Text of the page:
L. Janacek occupies in the history of Czech music of the XX century. the same place of honor as in the XNUMXth century. – his compatriots B. Smetana and A. Dvorak. It was these major national composers, the creators of the Czech classics, who brought the art of this most musical people to the world stage. The Czech musicologist J. Sheda sketched the following portrait of Janáček, as he remained in the memory of his compatriots: “…Hot, quick-tempered, principled, sharp, absent-minded, with unexpected mood swings. He was small in stature, stocky, with an expressive head, with thick hair lying on his head in disorderly strands, with frowning eyebrows and sparkling eyes. No attempts at elegance, nothing outward. He was full of life and impulse stubborn. Such is his music: full-blooded, concise, changeable, like life itself, healthy, sensual, hot, captivating.”
Janáček belonged to a generation that lived in an oppressed country (which had long been dependent on the Austrian Empire) in the reactionary era, shortly after the suppression of the national liberation revolution of 1848. Could this be the reason for his constant deep sympathy for the oppressed and suffering, his passionate, irrepressible rebellion ? The composer was born in the land of dense forests and ancient castles, in the small mountain village of Hukvaldy. He was the ninth of 14 children of a high school teacher. His father, among other subjects, taught music, was a violinist, church organist, leader and conductor of a choral society. Mother also possessed outstanding musical abilities and knowledge. She played the guitar, sang well, and after the death of her husband, she performed the part of the Organ in the local church. The childhood of the future composer was poor, but healthy and free. He forever retained his spiritual closeness to nature, respect and love for the Moravian peasants, who were brought up in him from an early age.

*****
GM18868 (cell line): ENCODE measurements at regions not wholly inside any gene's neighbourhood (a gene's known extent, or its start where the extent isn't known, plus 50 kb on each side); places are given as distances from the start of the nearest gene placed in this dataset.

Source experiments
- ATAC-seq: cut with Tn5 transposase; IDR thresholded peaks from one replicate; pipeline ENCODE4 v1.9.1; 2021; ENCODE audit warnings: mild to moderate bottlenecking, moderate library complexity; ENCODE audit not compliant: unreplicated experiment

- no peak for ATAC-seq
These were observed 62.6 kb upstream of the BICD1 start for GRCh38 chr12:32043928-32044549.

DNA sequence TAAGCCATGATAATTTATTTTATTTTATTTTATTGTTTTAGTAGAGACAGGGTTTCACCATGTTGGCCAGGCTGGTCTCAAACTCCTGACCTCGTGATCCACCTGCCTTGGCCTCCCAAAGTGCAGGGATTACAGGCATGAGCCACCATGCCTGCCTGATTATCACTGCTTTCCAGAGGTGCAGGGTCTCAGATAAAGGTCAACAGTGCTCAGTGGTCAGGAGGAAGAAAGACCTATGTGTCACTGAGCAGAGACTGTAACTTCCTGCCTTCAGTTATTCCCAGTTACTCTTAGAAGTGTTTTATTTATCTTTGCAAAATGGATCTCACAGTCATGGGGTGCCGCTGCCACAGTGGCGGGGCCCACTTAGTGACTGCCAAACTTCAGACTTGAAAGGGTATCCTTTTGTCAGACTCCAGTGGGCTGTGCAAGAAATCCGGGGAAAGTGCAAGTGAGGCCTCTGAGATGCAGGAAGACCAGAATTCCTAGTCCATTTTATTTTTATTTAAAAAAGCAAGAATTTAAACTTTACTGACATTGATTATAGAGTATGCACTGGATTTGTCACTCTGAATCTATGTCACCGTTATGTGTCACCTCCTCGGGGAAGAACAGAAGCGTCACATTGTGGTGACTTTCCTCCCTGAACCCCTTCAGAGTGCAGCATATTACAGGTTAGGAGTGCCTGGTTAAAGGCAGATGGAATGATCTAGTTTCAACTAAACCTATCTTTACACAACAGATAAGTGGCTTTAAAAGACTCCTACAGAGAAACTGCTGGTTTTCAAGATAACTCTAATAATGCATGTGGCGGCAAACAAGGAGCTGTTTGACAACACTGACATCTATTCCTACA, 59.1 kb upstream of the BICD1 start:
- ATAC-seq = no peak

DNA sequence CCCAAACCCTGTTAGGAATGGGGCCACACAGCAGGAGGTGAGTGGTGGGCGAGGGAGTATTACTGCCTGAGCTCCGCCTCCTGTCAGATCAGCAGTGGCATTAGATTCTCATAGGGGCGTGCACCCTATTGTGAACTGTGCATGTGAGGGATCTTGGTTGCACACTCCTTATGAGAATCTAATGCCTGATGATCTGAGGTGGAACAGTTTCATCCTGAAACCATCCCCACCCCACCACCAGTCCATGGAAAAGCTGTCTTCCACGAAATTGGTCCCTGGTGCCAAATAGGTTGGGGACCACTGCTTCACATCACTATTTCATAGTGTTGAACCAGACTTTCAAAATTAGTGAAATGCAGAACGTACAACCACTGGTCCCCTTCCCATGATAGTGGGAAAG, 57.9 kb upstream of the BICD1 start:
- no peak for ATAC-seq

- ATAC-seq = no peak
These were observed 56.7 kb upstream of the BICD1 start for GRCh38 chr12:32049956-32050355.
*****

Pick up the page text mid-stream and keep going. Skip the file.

Only until the age of 11 did Leosh live under his parental roof. His musical abilities and sonorous treble decided the question of where to define the child. His father took him to Brno to Pavel Krzhizhkovek, a Moravian composer and collector of folklore. Leos was accepted into the church choir of the Starobrnensky Augustinian monastery. The chorister boys lived at the monastery at the state expense, attended a comprehensive school and took musical disciplines under the guidance of strict monk mentors. Krzhizhkovsky himself took care of the composition with Leos. Memories of life in the Starobrnensky Monastery are reflected in many of Janáček’s works (the cantatas Amarus and The Eternal Gospel; the sextet Youth; the piano cycles In the Darkness, Along the Overgrown Path, etc.). The atmosphere of high and ancient Moravian culture, realized in those years, was embodied in one of the peaks of the composer’s work – the Glagolitic Mass (1926). Subsequently, Janacek completed the course of the Prague Organ School, improved at the Leipzig and Vienna Conservatories, but with all the deep professional foundation, in the main business of his life and work, he did not have a real great leader. Everything that he achieved was not won thanks to school and highly experienced advisers, but completely independently, through difficult searches, sometimes by trial and error. From the first steps in the independent field, Janáček was not just a musician, but also a teacher, folklorist, conductor, music critic, theorist, organizer of philharmonic concerts and the Organ School in Brno, a musical newspaper and a circle for the study of the Russian language. For many years the composer worked and fought in provincial obscurity. The Prague professional environment did not recognize him for a long time, only Dvorak appreciated and loved his younger colleague. At the same time, late Romantic art, which had taken root in the capital, was alien to the Moravian master, who relied on folk art and on the intonations of lively sounding speech. Since 1886, the composer, together with the ethnographer F. Bartosz, spent every summer on folklore expeditions. He published many recordings of Moravian folk songs, created their concert arrangements, choral and solo. The highest achievement here was the symphonic Lash Dances (1889). Simultaneously with them, the famous collection of folk songs (over 2000) was published with a preface by Janáček “On the Musical Side of Moravian Folk Songs”, which is now considered a classic work in folklore.